Planning for Halloween: This is How We BOO It

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Katy Lang Tweet Us @walkarlington@walkarlington November 1, 2019

Katy Lang is the Program Director for Active Transportation. She started living car-free in Arlington in 2010 and is passionate about finding great running routes and safety for people walking and biking.

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Halloween is the biggest day of the year for pedestrians. What if every day were Halloween?

Last night, a few WalkArlington team members went to N Jackson Street to hand out blinky lights and reflective zipper pulls to trick-or-treaters. The Halloween decorations on this street are mind-blowingly good, and we had so much fun (the rain held off!) watching kids, caregivers, and adults trick-or-treat.

Crowds on N Jackson Street

N Jackson-O-Lanterns

We loved how N Jackson St quickly became a pedestrian-only space. Around 6:00 p.m., there were so many people that they started spilling from the sidewalks into the street. Cars stopped attempting to drive down the street. People—adults, teens, parents pushing strollers, ghouls and goblins—could all move at their own pace. The street was able to accommodate so many people without cars in the way.

It felt safe, despite the spooky ghosts everywhere, because everything was at human scale. The illuminated jack-o-lanterns provided light to see by. People’s front porches were open and inviting. The headless horseman was wandering around. Even with the crowds, it never felt chaotic—just bustling and joyful. We could see that the decorations weren’t the only reason that this street is a popular one on Halloween. People clearly flock to N Jackson on Halloween because for just one day, it feels like a space designed for them.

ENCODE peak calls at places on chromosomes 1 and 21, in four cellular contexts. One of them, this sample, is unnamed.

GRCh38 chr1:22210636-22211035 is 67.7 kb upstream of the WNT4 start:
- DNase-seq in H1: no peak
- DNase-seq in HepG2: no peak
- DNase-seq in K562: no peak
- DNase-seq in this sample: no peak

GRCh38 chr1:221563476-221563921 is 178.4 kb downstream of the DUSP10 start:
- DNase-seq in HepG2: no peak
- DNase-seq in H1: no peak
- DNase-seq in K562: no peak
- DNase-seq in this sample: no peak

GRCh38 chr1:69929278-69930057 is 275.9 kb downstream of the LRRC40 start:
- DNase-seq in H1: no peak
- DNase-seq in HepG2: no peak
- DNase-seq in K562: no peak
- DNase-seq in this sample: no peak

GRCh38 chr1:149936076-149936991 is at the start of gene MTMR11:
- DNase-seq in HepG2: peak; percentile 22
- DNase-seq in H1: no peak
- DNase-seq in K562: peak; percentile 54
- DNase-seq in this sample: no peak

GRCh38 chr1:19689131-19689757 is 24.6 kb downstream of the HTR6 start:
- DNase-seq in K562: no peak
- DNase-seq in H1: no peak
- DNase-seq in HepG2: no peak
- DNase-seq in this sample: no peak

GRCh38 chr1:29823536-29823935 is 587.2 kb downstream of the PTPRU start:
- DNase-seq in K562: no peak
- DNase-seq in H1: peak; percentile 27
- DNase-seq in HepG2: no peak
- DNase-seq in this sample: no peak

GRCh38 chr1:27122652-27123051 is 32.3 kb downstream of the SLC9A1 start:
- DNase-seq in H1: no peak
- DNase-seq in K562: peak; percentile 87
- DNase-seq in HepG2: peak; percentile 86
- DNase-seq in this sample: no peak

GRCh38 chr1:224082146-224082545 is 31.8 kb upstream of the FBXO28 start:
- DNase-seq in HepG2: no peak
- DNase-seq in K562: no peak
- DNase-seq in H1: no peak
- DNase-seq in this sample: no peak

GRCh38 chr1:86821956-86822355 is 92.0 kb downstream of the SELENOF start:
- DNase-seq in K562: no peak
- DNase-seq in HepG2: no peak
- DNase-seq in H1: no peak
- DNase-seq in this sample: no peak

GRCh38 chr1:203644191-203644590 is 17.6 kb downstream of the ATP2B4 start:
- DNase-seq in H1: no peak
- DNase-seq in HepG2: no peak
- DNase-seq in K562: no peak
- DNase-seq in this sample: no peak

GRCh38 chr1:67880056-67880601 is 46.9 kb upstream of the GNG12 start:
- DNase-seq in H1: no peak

Count Dracula

Of course, our team couldn’t resist the opportunity to count just how many pedestrians were out on N Jackson St last night. After all, we know that Halloween is the biggest day of the year for pedestrians.

We counted our interactions with a few hundred people in the first hour…and then we stopped counting. Neighbors told us they usually stock up on anywhere from 1,500 to 1,800 pieces of candy (!) for the kids that come through. That doesn’t even count the caregivers and adults who take in the scene without taking any candy. But it gives us a rough sense of how many thousands of people were enjoying N Jackson, compared to a normal day.

Ghost of an Idea

It got us thinking: what if we planned our streets like every day was Halloween? What if we had thousands of people walking on N Jackson Street, or other streets in Arlington, every day?

It may sound silly, but we have precedence for this in America. If you’ve ever been to a large shopping mall, you may have noticed that the parking lot is almost never full, except on the biggest holiday shopping days of the year, like the day after Thanksgiving. That’s because planners and shopping mall developers plan for the biggest day of demand.

people walking on sidewalk

If we were to plan like every day was Halloween, what would it look like? Well, it could involve:

  • Opening streets to people walking, people on bikes, and people scooting, and closing them to cars.
  • Widening the sidewalks (a lot).
  • Implementing traffic calming infrastructure to reduce speed.
  • Installing more streetlights.
  • Installing benches and places for shelter.
  • Improving other mobility options that complement walking, such as transit service, e-scooters, and bikeshare.
  • Writing and enforcing policies that keep walkways, streets, and curb cuts clear of debris, leaves, and snow for safe walking.
  • Building more trails and trail connections for a fully connected, protected network of active transportation.

This is How We BOO It

While we don’t do official pedestrian counts on Halloween, Arlington does have programs and policies that ensure that people walking are considered and prioritized in planning—like WalkArlington and the Neighborhood Complete Streets Program. See if your neighborhood is ready for Halloween night next year with this walkability checklist.

Oh, and enjoy that leftover Halloween candy.

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This post was updated on November 12, 2019.

Photo Credit:

Sam Kittner/

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